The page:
Abiding: Submission in Prayer

By Andi Hines

“Then Jesus went with his disciples to a place called Gethsemane, and he said to them, ‘Sit here while I go over there and pray.’ He took Peter and the two sons of Zebedee along with him, and he began to be sorrowful and troubled.” Matthew 26:36-37

Today we are facing enormous challenges. Our health is threatened by the coronavirus. Our financial stability may be in question due to changes in our work environments, or perhaps the struggle is the inability to work at all. For some of us in the Valley, our very homes were endangered by wildfires, and sadly for some, their homes were destroyed. The situations of life could get worse, but many of us right now might ask, “How?”

As seen in the passage above, Jesus’ situation is about to take a dramatic turn. Pretty much everything will go sideways, and yet, knowing what is to come, He has chosen to take it all to His Father in prayer. In Matthew 36:17-37, the story of this challenge unfolds. Jesus tells His disciples,”’My appointed time is near” (vs. 18). The group gathers in a private room to share what Jesus knows is their last meal together. There He tells them that “one of you will betray me” (vs. 21b). The disciples are concerned about themselves. Proclamations abound: “No, not me…”

Jesus establishes a regular habit of remembering what He would soon accomplish on the cross. They are not aware of the significance of this meal, but He is. After their meal, they travel to the Mount of Olives. There Jesus tells them that  “the sheep (his disciples) will be scattered,” which would leave Him alone in His most desperate time of need.

What does Christ do? He goes to prayer. Nearness with His Father in these moments is His most significant need. He knows what is coming. He leaves His inner three near to watch and to wait for Him. Yet, each time He comes back to them, and they are asleep!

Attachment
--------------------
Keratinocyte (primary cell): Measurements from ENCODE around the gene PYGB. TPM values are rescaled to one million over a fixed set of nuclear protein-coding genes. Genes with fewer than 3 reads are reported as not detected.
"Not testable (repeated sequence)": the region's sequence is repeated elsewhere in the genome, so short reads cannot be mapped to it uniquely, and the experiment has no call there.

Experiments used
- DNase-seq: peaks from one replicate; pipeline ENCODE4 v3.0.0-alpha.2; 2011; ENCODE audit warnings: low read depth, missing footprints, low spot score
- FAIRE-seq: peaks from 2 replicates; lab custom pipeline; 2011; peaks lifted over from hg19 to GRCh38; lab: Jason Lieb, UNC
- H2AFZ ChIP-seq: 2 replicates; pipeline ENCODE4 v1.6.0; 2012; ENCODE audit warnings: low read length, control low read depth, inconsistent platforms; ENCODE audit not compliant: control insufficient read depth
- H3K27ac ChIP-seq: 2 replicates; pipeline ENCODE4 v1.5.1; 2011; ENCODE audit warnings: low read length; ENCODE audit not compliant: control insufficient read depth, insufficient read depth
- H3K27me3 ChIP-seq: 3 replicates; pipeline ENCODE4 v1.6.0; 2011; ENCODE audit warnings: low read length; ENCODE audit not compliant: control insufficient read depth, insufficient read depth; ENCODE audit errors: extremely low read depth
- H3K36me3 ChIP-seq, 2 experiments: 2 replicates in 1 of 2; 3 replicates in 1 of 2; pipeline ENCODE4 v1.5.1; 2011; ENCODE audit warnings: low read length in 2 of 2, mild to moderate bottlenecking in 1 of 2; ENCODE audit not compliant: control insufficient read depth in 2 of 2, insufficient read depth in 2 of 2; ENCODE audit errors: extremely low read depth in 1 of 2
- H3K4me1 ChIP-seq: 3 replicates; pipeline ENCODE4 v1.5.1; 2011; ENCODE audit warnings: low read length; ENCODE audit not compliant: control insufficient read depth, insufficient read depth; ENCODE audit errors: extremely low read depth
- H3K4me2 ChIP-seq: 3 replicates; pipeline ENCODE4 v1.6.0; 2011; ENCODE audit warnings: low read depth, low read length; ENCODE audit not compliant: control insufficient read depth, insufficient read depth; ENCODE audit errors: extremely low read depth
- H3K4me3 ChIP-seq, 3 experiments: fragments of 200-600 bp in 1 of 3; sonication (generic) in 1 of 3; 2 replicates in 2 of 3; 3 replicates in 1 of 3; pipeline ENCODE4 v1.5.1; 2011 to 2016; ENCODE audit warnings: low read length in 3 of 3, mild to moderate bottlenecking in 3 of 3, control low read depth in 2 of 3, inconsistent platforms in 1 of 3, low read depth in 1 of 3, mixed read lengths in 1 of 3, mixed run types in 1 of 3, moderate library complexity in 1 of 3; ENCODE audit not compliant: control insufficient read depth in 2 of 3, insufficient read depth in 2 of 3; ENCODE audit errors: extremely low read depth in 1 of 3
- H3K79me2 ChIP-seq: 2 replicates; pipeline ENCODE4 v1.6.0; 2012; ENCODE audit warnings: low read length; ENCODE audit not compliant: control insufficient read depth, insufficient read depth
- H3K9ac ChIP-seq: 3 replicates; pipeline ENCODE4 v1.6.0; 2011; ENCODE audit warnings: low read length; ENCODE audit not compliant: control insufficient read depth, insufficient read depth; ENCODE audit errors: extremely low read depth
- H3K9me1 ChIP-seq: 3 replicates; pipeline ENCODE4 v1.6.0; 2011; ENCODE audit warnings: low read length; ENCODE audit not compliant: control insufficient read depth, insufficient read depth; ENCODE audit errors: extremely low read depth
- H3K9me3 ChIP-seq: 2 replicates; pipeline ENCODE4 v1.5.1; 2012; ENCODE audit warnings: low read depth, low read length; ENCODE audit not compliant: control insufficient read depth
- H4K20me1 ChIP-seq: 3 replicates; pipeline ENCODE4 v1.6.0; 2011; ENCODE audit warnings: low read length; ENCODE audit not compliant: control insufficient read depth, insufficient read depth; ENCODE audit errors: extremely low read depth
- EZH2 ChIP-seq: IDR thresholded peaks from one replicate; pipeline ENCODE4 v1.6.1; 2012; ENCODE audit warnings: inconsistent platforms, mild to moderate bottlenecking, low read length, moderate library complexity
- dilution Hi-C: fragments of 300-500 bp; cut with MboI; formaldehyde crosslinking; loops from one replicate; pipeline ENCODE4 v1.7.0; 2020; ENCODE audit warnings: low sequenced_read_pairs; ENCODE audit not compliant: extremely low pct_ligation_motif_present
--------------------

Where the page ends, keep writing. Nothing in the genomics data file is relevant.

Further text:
Finally, in great sorrow, Jesus asks His Father if He can be relieved of the suffering to come. But then, in most profound, heartfelt passion, He three times submits to His Father’s will, knowing where this will lead Him. He declares, “your will be done.”

This is, to me, one of the most incredible prayers in the Bible. It is complete submission to God’s will. A relinquishing of life itself. Even though I pray every day, my prayers could never pretend to be so selfless. 

What do I pray for? I pray for my dogs. I pray the weather will be less dreary. I pray for the light not to change to red as I quickly pass under it. I pray for many things that are very trivial in light of Christ’s circumstances and His prayer that night. Yet, I also pray for my church. I pray for my children, their children, and their future to be rich and full of God’s purpose. I pray for my nation to live in peace. I pray for honor and integrity to return to our nation’s leadership. And many times, as I see my real heart, I pray that I walk in a manner glorifying my God. 

Your prayers might be like mine, some big, some small. But no matter how your prayers look today, I can guarantee that as you continue to grow with God, your prayers will change reflecting that growth. 

Remember that each prayer we offer can be evidence of a heart dwelling on God’s desire for our lives and the lives of others. It can be a time spent seeking His heart, listening to His counsel, and being settled in the quiet as we wait and experience His presence filling us with peace.

Father, I have no courage short of Your strength. I have no momentous ability to overcome without You. And yet, I find my will often preferable to all I know You would ask. Help me Lord God. Help me become the woman of prayer who will listen first, gently speak, and then, in utter peace, move forward into all challenges fully submitted to You. Amen.